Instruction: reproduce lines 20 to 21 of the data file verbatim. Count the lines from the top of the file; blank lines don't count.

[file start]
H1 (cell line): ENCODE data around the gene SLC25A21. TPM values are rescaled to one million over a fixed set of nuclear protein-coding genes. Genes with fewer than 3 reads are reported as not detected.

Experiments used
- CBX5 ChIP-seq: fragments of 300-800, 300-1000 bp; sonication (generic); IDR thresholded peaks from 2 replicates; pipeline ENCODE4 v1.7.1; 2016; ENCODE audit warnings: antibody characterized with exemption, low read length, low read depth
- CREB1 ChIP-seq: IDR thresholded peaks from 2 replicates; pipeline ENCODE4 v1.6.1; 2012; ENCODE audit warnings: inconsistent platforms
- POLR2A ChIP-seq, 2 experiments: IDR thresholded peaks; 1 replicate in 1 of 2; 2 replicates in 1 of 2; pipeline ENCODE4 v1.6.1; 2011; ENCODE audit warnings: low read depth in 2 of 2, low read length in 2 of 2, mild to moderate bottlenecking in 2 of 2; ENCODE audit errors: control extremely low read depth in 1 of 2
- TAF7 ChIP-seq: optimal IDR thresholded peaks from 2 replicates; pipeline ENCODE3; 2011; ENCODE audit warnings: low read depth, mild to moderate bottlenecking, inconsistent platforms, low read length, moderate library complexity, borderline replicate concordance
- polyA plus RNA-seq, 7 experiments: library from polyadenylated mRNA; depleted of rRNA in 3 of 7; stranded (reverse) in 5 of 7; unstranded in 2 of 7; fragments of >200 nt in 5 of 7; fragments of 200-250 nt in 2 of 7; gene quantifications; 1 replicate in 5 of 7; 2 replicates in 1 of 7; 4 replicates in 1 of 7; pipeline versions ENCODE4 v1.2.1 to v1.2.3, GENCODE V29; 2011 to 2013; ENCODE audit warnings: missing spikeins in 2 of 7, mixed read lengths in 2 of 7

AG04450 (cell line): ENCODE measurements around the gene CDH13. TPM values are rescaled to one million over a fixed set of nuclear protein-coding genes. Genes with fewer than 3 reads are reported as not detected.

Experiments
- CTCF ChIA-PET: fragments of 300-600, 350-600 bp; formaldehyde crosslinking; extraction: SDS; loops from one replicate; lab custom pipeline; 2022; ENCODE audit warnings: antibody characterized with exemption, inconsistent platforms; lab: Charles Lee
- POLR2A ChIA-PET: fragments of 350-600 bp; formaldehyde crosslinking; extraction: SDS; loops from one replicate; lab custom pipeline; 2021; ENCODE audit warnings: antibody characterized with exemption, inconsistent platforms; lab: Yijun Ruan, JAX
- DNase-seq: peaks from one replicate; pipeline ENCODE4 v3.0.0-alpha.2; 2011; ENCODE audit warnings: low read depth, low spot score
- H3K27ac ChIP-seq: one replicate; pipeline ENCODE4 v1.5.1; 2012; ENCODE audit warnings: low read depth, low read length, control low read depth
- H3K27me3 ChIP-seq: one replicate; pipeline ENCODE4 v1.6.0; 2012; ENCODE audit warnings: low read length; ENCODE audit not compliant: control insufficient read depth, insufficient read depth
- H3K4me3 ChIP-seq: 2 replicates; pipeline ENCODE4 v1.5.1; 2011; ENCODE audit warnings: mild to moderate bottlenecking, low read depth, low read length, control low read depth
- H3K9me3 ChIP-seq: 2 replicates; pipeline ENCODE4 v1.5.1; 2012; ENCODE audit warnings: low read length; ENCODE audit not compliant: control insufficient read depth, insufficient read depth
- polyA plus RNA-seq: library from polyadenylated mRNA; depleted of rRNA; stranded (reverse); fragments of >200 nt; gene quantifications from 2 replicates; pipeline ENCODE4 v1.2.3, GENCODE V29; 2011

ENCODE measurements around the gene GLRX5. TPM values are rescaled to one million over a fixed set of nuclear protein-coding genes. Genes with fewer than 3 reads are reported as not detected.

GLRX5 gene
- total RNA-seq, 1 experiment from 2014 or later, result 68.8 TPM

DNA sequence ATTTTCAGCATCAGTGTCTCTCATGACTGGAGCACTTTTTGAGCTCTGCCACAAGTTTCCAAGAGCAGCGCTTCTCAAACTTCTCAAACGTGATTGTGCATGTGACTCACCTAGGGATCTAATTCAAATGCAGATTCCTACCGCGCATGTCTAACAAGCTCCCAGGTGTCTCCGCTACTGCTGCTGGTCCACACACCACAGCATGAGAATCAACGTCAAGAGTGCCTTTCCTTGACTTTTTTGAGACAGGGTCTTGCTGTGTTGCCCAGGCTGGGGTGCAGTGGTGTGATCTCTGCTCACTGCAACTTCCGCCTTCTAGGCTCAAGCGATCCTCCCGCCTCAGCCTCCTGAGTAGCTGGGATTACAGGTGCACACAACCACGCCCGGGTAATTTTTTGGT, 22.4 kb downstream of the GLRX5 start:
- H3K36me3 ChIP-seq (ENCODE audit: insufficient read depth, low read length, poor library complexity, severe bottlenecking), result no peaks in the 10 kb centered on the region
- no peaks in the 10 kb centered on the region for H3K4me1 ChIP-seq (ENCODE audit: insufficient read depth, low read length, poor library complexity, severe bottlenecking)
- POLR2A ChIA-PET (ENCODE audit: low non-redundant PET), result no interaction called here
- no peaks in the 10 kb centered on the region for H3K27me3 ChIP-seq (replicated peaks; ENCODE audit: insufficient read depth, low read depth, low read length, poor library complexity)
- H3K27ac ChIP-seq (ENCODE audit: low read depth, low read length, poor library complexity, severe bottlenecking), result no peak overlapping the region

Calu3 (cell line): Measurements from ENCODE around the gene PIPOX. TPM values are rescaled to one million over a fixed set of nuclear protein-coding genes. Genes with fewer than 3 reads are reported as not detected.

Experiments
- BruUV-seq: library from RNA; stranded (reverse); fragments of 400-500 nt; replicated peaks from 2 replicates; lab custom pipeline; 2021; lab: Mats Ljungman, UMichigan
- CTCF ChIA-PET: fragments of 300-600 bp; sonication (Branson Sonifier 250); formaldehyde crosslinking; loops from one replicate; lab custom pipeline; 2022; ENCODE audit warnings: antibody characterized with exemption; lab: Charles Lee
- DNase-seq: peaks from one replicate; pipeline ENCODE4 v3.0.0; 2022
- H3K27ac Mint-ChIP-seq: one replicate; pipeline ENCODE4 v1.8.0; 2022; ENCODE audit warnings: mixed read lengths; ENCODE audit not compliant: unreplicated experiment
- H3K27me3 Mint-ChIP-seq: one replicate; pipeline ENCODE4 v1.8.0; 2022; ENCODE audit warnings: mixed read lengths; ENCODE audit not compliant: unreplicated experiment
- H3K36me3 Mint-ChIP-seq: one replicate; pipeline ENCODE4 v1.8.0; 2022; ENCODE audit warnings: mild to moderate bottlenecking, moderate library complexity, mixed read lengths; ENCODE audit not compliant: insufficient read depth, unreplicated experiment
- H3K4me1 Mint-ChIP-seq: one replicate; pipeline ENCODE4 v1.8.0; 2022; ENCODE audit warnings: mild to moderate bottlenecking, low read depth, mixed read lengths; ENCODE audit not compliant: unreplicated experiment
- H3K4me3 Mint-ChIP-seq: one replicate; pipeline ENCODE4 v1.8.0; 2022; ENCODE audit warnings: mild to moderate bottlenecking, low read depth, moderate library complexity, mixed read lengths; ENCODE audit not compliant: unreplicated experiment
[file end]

- total RNA-seq, 1 experiment from 2014 or later, result 68.8 TPM

DNA sequence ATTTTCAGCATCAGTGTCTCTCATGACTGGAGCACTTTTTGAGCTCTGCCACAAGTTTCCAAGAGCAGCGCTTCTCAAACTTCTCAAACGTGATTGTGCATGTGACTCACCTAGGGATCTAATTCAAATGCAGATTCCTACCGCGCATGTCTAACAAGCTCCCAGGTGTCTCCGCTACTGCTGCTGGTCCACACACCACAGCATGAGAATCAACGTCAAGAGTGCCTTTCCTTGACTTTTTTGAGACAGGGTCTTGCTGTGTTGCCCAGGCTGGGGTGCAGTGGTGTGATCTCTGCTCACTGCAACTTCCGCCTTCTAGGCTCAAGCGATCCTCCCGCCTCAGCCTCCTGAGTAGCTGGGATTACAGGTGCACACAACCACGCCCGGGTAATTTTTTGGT, 22.4 kb downstream of the GLRX5 start: